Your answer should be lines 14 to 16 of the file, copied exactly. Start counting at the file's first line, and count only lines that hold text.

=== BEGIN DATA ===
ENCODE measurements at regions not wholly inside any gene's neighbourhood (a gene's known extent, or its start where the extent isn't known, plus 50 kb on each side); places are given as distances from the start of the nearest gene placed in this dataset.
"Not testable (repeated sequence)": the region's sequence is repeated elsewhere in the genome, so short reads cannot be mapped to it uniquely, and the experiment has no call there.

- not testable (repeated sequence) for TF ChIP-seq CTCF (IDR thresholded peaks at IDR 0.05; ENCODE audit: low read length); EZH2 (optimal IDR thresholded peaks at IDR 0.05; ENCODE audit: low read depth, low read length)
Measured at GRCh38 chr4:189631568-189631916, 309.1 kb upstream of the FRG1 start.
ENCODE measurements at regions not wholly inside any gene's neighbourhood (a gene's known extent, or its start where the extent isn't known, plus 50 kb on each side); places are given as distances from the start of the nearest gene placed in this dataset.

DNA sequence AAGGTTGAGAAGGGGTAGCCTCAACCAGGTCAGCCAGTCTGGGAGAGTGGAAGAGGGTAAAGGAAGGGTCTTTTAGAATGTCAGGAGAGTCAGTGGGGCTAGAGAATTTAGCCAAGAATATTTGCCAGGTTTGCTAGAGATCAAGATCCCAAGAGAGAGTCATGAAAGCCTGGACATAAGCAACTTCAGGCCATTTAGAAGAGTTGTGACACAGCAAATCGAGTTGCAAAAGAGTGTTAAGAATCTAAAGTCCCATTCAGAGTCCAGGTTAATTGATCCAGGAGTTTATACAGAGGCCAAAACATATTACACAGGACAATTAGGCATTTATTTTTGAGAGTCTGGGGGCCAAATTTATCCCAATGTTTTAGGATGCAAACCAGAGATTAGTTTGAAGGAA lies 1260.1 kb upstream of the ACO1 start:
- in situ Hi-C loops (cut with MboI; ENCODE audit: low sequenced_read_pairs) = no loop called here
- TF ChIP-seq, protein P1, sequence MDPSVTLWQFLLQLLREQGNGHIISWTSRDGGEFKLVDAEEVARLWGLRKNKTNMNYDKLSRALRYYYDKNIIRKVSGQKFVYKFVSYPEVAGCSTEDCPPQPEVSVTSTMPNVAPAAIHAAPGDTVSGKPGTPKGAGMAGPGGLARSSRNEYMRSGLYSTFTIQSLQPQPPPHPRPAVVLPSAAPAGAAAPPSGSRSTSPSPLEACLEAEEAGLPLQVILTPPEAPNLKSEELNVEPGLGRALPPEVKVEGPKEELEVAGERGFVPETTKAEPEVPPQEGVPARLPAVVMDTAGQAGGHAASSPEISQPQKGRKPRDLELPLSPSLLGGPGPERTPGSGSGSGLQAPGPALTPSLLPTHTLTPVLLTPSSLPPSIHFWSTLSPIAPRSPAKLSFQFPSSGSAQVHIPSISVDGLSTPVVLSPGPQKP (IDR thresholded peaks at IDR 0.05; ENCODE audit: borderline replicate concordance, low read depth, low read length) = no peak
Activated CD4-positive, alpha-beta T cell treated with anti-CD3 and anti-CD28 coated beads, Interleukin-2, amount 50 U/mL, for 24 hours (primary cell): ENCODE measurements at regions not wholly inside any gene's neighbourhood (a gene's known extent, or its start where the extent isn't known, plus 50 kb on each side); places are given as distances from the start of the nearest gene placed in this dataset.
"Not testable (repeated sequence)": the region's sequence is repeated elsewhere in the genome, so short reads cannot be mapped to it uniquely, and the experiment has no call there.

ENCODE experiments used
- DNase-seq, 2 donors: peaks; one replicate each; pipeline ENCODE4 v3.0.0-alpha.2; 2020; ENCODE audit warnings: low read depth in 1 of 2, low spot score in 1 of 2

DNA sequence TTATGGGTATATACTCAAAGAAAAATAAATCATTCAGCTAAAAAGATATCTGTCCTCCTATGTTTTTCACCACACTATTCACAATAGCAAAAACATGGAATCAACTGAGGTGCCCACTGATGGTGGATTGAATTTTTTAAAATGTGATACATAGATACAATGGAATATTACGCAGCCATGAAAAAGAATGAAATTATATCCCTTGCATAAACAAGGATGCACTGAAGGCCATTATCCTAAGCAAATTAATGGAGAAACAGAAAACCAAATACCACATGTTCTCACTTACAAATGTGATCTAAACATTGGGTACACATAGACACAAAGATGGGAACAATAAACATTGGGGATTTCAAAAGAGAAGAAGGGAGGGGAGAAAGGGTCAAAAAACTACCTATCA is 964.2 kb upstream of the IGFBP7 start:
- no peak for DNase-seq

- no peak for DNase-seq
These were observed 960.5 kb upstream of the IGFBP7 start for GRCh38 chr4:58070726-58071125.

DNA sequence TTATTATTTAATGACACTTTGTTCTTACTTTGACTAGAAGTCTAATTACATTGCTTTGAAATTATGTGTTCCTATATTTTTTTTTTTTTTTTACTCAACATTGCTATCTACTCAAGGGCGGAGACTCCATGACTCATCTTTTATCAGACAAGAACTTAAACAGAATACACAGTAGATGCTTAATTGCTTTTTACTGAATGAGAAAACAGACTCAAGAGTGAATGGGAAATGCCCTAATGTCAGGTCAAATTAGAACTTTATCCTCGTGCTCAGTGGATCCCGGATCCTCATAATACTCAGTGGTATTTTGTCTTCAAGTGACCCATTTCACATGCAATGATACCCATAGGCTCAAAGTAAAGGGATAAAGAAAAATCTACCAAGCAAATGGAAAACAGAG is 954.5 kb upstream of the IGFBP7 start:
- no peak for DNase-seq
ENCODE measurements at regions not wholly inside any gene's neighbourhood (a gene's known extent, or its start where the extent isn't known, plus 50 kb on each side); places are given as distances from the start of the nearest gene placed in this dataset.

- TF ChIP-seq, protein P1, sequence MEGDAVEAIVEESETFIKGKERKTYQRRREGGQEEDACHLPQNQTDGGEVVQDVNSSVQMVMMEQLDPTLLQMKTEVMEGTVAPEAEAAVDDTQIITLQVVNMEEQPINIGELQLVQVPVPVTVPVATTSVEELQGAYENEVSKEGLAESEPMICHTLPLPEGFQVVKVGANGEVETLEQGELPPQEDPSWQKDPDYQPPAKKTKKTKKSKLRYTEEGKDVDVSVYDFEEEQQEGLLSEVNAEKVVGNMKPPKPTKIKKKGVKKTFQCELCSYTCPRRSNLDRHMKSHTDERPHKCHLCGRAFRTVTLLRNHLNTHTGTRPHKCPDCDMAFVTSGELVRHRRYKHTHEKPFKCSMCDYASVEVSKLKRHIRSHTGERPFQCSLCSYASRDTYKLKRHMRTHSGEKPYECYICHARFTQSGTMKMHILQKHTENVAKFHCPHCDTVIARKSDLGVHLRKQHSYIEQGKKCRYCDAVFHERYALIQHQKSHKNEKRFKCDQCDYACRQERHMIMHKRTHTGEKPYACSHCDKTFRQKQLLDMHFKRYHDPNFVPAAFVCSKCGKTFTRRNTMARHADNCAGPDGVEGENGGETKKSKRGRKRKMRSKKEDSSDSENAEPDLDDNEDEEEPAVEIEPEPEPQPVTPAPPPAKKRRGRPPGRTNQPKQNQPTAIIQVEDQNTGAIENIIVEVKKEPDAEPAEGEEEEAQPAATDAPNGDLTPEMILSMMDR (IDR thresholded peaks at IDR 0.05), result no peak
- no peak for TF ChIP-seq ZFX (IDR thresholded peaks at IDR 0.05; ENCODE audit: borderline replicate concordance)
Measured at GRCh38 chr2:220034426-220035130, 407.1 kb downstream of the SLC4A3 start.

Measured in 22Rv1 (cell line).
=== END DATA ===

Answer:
- no peak for DNase-seq

- no peak for DNase-seq
These were observed 960.5 kb upstream of the IGFBP7 start for GRCh38 chr4:58070726-58071125.